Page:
Size Matters When it Comes to Research Impact: New UMD VP of Research

Article ID: 577241

Released: 27-May-2011 12:00 PM EDT

Source Newsroom: University of Maryland, College Park

  • Share
  • Credit: UMD

    "Size Matters when it comes to research impact," says UMD VP of Research Patrick O'Shea

New UMD VP for Research Stresses Innovation; Closer Ties with USM Institutions, Industry, Government

Newswise — COLLEGE PARK, Md. - The University of Maryland's new vice president for research, Patrick O'Shea proposes an aggressive plan to build the school's regional, national and global research profile, with an emphasis on multidisciplinary, large-scale collaborations with industry and government, as well as closer ties with the University of Maryland School of Medicine and other University System institutions.

Also, O'Shea promises greater rewards for faculty innovation, and new initiatives to encourage entrepreneurship, tech transfer and commercialization.

Currently chair of the University's Department of Electrical and Computer Engineering and co-director of the Maryland Cybersecurity Center, O'Shea will assume the new post July 1.

"This is a critical position for Maryland, with responsibility for more than a half-billion dollars in research funding," says University President Wallace D. Loh, announcing the appointment. "Pat brings that rare blend of academic expertise, vision, administrative excellence and entrepreneurial spirit to this pursuit. He is well-equipped to increase the University's research and educational impact internationally and within this region."

An alumnus of University College Cork, Ireland, and the University of Maryland, O'Shea has been active in interdisciplinary research and management for decades, both in government and academia. He has served as a project leader at Los Alamos National Laboratory, and director of the University of Maryland Institute for Research and Electronics and Applied Physics.

For the past six years, O'Shea has led the Department of Electrical and Computer Engineering, the largest department in the A. James Clark School of Engineering. He directs a new strategic relationship with Lockheed Martin, and the Maryland Cybersecurity Center, or MC-Squared, a cross-campus initiative launched last fall. Previously, he played a leading role in launching the Maryland NanoCenter and the Center for Applied Electromagnetics.

As a researcher, he is recognized as an expert in applied electromagnetics, and is best known for his pioneering work on electron accelerator-based light sources and free electron lasers.

"We will be bold, diverse, adaptive, creative, innovative and entrepreneurial," O'Shea says. "Our aim is to take our place among the great institutions of the world, dedicated not only to the dissemination of knowledge, but to its creation and application."


--Promote research impact

O'Shea emphasizes the need to establish a vibrant "ecosystem" at the University of Maryland to promote diverse research, scholarship and creativity of the highest caliber. Under his leadership, the Division of Research will also promote the creation of innovative, product-based companies.

"We will substantially increase our efforts in faculty entrepreneurship, technology transfer and commercialization, as well as modernize the reward structure for faculty, thereby enhancing our state's and nation's competitiveness, and fuel our economic development engine," O'Shea adds.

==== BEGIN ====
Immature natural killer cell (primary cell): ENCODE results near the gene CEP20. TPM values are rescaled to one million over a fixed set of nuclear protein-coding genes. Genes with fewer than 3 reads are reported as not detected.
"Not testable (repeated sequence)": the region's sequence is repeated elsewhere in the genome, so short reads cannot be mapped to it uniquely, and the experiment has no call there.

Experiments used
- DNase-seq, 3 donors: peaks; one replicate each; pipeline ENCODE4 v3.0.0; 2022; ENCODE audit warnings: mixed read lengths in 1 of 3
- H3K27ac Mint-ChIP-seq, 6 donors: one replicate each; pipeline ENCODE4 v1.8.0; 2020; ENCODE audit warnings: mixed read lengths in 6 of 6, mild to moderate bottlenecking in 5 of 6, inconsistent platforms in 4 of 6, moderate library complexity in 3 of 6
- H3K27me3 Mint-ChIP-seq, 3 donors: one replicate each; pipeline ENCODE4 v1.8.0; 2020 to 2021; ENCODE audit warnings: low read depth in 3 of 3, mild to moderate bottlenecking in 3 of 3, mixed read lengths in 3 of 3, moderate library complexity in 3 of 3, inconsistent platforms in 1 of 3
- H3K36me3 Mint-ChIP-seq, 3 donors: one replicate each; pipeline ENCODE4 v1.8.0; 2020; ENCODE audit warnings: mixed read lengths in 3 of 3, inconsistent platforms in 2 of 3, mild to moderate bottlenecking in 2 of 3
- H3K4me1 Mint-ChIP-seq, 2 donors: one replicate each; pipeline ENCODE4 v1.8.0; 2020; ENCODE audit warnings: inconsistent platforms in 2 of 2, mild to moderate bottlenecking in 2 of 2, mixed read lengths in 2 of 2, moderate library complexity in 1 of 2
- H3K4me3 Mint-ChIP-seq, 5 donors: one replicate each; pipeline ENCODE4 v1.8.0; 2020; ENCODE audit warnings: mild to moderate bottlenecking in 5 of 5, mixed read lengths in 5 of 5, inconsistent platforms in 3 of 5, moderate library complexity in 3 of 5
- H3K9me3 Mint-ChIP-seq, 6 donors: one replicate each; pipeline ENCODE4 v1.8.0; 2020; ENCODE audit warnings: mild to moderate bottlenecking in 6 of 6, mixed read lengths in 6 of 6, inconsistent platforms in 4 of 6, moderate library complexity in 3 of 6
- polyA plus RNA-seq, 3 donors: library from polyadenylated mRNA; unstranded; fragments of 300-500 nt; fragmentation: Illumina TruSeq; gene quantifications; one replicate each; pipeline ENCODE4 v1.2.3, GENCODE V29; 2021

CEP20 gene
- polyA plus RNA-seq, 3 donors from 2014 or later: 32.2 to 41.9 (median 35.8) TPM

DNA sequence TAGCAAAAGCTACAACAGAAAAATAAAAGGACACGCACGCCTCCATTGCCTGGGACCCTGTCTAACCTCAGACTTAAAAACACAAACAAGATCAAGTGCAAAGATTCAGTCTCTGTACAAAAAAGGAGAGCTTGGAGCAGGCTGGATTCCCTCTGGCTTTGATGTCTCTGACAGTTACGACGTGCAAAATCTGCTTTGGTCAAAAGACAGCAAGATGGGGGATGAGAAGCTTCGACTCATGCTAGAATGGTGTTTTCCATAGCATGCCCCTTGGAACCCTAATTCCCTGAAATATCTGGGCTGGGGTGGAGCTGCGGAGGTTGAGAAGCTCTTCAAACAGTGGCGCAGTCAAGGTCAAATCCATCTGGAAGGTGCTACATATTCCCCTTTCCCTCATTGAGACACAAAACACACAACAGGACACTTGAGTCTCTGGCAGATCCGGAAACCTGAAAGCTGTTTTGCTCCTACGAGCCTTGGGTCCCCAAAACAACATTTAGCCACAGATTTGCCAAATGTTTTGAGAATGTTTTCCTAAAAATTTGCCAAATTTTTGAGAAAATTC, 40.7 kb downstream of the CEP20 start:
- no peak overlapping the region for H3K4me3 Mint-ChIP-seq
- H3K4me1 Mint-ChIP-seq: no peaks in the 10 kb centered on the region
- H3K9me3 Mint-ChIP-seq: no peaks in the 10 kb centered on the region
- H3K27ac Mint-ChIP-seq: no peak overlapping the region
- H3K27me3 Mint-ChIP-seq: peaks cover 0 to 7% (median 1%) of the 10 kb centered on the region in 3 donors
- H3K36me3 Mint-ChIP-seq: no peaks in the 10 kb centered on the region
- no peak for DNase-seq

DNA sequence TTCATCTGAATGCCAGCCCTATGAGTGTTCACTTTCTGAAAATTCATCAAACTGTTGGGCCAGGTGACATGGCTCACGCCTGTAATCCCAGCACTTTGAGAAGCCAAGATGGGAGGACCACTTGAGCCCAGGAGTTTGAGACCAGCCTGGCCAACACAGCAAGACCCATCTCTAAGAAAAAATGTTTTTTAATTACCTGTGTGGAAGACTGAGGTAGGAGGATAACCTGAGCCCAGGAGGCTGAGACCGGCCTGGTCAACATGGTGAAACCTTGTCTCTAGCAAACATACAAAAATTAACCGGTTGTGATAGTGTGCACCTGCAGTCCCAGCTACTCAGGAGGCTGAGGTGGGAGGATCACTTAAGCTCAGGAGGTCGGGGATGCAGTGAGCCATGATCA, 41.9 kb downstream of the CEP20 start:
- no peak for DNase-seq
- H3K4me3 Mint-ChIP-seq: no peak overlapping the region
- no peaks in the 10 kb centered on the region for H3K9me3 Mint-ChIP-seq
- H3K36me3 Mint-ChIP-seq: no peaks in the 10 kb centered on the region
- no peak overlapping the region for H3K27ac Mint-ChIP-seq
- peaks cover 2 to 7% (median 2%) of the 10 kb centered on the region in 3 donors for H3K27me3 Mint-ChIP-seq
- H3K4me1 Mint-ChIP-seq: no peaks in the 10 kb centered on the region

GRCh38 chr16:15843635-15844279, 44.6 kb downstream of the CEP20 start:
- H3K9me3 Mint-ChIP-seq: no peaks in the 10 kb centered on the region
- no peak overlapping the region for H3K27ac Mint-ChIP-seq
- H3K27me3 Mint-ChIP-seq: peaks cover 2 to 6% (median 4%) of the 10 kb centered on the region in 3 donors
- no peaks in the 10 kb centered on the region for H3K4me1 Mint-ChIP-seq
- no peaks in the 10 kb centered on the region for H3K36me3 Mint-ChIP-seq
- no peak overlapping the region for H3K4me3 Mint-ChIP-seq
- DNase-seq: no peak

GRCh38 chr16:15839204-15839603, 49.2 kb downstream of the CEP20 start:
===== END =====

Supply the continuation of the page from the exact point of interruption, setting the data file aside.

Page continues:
--Catalyze significant research initiatives

The University of Maryland must leverage its special location "inside the beltway," surrounded by major federal research installations, and further advance the University's Research Park, M Square, O'Shea asserts. Also, he will work to strengthen research relationships with the University of Maryland School of Medicine and other University System of Maryland institutions, as well as promote large-scale, high-impact, transdisciplinary research collaborations with industry and government on major, multi-investigator initiatives.

"Size matters when it comes to research impact, and this heightens the importance of collaboration with all sectors," O'Shea explains. "Downsizing of long-term corporate research labs is increasing the importance of academic research. Strong university-industry ties are critical to the economic future of our country. The University will play an increasing role in strengthening the government-university-industry triangle in a way that is symbiotic to our mutual interests."

Among O'Shea's other priorities will be to enhance the division's business and compliance practices, facilitating more effective collaboration with the commercial sector, as well as more fully integrating the University's education and research missions.


O'Shea, who will replace interim research vice-president Norma Allewell, was born in Cork, Ireland, where he received his secondary education at Coláiste Chríost Rí, and his B.Sc. degree in physics from University College Cork. He received his M.S. ('82) and Ph.D. ('86) in physics from the University of Maryland.

In recognition of his leadership in science, engineering and education, he has been honored as a Distinguished Scholar Teacher of the University of Maryland, Fellow of the American Physical Society, Fellow of the Institute of Electrical and Electronic Engineers, and Fellow of the American Association for the Advancement of Science.

More biographical information available online:


Chat now!